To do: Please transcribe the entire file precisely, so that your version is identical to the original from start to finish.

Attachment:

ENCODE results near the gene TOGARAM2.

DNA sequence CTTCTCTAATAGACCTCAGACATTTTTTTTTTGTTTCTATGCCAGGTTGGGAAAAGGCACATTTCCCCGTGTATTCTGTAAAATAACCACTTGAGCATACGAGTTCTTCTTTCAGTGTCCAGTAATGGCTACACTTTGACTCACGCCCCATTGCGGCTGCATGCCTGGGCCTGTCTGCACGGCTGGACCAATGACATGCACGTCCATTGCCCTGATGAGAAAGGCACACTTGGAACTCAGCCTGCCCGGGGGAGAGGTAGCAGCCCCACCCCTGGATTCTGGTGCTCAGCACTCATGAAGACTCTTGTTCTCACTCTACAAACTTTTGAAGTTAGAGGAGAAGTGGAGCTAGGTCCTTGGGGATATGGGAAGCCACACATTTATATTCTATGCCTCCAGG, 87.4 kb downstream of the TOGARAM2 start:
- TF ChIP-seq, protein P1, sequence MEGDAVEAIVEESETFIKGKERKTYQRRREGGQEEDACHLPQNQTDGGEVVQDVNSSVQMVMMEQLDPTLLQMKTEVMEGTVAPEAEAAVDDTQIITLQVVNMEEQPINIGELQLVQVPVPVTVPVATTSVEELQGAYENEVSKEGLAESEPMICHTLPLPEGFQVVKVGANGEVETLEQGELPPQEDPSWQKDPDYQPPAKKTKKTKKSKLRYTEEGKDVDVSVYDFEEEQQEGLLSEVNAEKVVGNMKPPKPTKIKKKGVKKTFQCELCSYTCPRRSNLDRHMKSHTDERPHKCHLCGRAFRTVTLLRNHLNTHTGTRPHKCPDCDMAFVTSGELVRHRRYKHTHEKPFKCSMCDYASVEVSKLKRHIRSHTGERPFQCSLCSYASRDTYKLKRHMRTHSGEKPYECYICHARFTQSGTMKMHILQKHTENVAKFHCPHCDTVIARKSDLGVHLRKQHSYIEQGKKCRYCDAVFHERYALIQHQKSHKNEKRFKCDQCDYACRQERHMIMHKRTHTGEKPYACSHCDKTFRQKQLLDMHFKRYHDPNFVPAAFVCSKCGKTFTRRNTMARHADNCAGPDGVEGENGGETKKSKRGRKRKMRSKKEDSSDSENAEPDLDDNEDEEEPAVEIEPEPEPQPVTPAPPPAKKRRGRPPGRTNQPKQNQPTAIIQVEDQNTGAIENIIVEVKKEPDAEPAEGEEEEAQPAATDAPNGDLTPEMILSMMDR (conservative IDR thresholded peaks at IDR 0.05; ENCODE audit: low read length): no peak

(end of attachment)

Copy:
ENCODE results near the gene TOGARAM2.

DNA sequence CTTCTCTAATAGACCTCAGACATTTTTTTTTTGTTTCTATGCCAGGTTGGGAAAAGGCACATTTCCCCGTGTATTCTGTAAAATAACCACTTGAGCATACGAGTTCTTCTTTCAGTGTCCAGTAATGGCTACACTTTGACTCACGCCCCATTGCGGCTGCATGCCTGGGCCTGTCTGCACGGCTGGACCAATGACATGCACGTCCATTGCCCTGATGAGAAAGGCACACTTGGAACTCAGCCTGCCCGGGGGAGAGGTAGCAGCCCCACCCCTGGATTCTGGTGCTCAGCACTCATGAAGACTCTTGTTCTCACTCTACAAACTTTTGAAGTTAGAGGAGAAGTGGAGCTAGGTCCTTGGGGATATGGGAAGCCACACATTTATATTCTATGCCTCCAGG, 87.4 kb downstream of the TOGARAM2 start:
- TF ChIP-seq, protein P1, sequence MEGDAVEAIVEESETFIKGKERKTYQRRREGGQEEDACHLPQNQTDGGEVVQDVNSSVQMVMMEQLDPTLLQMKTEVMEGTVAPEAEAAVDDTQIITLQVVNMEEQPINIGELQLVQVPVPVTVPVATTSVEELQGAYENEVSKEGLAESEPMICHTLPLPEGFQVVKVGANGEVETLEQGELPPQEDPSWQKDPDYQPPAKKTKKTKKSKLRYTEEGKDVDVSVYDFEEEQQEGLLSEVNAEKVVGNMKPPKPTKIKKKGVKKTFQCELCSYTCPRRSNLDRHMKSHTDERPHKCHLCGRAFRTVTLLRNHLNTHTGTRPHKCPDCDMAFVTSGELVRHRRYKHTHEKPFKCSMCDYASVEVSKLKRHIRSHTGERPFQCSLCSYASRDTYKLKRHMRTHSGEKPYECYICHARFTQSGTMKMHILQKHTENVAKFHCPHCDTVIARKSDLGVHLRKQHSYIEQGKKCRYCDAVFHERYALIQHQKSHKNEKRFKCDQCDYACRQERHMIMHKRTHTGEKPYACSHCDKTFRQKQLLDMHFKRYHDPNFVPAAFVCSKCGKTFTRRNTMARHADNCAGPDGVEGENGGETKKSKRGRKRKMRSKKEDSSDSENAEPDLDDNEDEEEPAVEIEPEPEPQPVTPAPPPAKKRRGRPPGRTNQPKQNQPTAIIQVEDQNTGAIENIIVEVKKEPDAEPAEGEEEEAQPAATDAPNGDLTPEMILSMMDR (conservative IDR thresholded peaks at IDR 0.05; ENCODE audit: low read length): no peak